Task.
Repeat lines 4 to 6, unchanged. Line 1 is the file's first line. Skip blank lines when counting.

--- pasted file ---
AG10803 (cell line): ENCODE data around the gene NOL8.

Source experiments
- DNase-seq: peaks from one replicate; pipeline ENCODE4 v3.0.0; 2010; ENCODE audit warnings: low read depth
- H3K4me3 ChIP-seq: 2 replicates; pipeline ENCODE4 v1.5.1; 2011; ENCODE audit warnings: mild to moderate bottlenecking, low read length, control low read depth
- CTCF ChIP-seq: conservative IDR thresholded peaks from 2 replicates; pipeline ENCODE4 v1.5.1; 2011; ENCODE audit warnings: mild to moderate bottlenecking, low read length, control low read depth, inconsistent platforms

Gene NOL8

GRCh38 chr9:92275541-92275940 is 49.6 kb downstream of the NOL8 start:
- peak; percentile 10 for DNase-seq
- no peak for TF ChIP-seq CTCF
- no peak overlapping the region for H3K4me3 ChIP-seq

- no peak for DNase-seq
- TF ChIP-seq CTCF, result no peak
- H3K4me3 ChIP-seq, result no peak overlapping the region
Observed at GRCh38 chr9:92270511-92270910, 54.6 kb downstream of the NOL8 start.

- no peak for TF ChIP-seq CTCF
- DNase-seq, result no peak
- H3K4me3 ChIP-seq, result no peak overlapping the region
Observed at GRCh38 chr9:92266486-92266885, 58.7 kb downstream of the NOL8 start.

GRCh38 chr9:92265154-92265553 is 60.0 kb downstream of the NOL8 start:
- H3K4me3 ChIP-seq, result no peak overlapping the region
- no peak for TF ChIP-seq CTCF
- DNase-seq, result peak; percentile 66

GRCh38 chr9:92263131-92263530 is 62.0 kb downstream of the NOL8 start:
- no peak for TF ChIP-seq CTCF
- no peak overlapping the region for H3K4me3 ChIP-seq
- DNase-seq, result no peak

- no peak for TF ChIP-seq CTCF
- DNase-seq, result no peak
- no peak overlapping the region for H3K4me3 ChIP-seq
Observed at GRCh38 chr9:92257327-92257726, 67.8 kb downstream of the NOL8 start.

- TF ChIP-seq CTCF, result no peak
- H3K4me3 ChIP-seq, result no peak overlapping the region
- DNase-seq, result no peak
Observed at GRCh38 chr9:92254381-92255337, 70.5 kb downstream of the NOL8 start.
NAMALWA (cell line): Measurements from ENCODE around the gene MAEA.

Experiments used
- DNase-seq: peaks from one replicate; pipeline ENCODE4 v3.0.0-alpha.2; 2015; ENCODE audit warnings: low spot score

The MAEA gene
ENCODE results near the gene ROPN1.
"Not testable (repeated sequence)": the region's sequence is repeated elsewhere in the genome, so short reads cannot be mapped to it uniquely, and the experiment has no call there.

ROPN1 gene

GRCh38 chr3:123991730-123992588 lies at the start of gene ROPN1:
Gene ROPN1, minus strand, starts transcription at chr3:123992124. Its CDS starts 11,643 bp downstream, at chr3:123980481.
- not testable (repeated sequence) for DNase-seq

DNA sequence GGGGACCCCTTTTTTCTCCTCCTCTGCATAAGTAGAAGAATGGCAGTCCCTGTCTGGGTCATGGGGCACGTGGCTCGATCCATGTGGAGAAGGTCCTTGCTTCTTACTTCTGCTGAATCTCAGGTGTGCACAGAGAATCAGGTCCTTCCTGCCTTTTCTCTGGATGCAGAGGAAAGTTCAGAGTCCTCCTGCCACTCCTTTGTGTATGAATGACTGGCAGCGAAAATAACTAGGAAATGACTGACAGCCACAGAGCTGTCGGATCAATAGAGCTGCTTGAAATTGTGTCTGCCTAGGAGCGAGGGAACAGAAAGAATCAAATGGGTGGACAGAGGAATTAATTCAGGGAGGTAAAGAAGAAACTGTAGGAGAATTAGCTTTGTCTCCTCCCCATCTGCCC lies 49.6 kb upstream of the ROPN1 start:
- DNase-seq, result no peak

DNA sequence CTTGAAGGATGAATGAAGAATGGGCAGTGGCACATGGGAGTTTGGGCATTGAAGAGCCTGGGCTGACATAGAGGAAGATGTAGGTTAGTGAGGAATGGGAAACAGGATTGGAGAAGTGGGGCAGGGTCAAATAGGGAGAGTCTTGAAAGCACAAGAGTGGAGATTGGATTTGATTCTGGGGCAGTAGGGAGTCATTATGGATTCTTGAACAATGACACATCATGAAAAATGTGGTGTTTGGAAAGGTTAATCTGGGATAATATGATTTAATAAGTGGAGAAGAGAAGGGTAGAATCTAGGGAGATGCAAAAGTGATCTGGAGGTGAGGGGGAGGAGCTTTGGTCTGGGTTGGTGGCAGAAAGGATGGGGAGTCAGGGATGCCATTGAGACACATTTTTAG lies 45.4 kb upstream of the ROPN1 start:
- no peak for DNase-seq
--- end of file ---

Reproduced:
- H3K4me3 ChIP-seq: 2 replicates; pipeline ENCODE4 v1.5.1; 2011; ENCODE audit warnings: mild to moderate bottlenecking, low read length, control low read depth
- CTCF ChIP-seq: conservative IDR thresholded peaks from 2 replicates; pipeline ENCODE4 v1.5.1; 2011; ENCODE audit warnings: mild to moderate bottlenecking, low read length, control low read depth, inconsistent platforms

Gene NOL8